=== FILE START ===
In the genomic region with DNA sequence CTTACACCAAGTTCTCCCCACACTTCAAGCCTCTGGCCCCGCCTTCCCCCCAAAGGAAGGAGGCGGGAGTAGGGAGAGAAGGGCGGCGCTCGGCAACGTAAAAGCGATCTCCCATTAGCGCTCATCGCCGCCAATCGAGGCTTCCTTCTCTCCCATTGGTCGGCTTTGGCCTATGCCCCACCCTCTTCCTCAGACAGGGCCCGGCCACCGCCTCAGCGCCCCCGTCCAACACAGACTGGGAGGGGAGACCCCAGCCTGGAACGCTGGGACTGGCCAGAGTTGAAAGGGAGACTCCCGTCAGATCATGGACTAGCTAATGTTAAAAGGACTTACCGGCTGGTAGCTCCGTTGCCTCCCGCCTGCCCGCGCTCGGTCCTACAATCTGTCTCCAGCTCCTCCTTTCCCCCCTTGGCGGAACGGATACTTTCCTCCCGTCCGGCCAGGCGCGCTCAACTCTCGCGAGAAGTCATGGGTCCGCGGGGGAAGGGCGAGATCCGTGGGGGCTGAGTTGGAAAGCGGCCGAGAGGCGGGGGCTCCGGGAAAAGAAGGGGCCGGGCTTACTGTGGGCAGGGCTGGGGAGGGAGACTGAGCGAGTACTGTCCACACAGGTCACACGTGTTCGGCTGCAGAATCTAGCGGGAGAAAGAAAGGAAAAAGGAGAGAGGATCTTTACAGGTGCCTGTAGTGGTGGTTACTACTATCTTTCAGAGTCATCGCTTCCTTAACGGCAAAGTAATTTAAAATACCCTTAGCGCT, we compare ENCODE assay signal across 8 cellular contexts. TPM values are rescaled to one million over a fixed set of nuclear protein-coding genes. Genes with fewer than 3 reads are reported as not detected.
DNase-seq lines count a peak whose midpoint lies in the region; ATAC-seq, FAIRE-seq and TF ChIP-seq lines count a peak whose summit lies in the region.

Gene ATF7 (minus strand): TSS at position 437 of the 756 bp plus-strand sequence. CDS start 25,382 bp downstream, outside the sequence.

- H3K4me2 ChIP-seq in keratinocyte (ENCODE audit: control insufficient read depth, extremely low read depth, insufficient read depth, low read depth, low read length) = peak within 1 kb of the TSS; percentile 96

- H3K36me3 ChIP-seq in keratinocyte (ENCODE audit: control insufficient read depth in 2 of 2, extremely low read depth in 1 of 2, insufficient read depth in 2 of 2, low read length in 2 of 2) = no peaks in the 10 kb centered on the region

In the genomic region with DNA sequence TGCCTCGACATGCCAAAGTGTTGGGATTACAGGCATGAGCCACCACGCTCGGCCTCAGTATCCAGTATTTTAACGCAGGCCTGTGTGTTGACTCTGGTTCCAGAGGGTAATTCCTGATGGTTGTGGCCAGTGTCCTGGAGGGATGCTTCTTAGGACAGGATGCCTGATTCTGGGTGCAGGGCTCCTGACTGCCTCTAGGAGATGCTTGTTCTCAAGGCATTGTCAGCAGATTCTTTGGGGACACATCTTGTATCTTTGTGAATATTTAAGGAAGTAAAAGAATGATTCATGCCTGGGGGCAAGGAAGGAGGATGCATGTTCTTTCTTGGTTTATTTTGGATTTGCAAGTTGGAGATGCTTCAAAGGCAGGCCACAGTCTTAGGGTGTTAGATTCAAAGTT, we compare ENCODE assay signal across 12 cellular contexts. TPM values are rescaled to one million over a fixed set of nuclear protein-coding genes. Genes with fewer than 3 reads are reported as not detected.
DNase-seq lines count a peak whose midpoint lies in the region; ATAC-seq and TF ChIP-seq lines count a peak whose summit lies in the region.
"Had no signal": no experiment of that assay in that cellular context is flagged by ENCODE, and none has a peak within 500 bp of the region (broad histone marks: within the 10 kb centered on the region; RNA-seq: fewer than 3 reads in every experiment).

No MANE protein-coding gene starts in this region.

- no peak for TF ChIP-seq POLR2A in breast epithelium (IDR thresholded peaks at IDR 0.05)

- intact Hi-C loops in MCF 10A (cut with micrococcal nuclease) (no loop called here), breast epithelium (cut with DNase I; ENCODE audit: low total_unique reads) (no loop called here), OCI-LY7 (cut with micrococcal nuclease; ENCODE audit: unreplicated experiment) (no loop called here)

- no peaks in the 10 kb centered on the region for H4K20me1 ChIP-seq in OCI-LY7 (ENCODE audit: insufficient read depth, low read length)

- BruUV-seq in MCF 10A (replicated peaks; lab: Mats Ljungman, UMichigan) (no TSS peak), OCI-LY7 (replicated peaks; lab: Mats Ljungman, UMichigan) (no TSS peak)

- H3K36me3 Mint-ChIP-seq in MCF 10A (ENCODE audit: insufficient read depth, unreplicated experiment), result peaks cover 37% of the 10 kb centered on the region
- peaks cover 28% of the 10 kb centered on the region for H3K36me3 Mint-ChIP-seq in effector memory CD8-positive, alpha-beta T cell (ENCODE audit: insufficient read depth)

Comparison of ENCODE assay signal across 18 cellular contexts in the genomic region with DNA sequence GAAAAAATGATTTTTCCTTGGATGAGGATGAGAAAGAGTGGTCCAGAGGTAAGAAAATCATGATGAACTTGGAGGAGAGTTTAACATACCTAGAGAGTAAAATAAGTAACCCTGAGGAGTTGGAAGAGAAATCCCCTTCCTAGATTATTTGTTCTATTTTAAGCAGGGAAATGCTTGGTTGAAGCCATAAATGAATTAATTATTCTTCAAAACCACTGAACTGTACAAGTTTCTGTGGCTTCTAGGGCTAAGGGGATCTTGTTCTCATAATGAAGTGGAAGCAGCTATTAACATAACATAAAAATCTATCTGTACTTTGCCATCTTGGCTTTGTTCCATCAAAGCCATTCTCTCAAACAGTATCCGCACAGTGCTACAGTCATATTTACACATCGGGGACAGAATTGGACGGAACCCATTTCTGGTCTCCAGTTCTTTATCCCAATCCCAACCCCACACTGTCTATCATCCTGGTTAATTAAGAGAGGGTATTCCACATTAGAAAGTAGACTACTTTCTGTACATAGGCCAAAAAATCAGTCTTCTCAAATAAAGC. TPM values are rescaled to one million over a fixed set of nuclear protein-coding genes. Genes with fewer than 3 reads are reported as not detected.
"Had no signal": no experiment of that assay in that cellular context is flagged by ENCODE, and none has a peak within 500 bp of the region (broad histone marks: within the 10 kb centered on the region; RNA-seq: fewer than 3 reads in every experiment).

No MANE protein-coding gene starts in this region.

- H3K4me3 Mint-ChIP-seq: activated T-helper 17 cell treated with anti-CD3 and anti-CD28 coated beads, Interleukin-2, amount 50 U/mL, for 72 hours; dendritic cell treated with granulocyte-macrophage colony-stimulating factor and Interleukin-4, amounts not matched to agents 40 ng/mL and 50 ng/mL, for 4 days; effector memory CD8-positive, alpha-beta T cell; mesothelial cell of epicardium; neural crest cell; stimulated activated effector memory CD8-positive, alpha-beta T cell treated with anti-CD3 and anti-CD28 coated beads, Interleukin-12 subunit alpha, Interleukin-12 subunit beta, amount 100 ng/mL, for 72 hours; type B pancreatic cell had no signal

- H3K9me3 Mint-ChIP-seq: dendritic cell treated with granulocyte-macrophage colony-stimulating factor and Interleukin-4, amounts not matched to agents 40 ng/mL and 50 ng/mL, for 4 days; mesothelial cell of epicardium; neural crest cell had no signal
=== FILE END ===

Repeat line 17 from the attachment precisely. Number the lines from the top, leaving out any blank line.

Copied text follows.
"Had no signal": no experiment of that assay in that cellular context is flagged by ENCODE, and none has a peak within 500 bp of the region (broad histone marks: within the 10 kb centered on the region; RNA-seq: fewer than 3 reads in every experiment).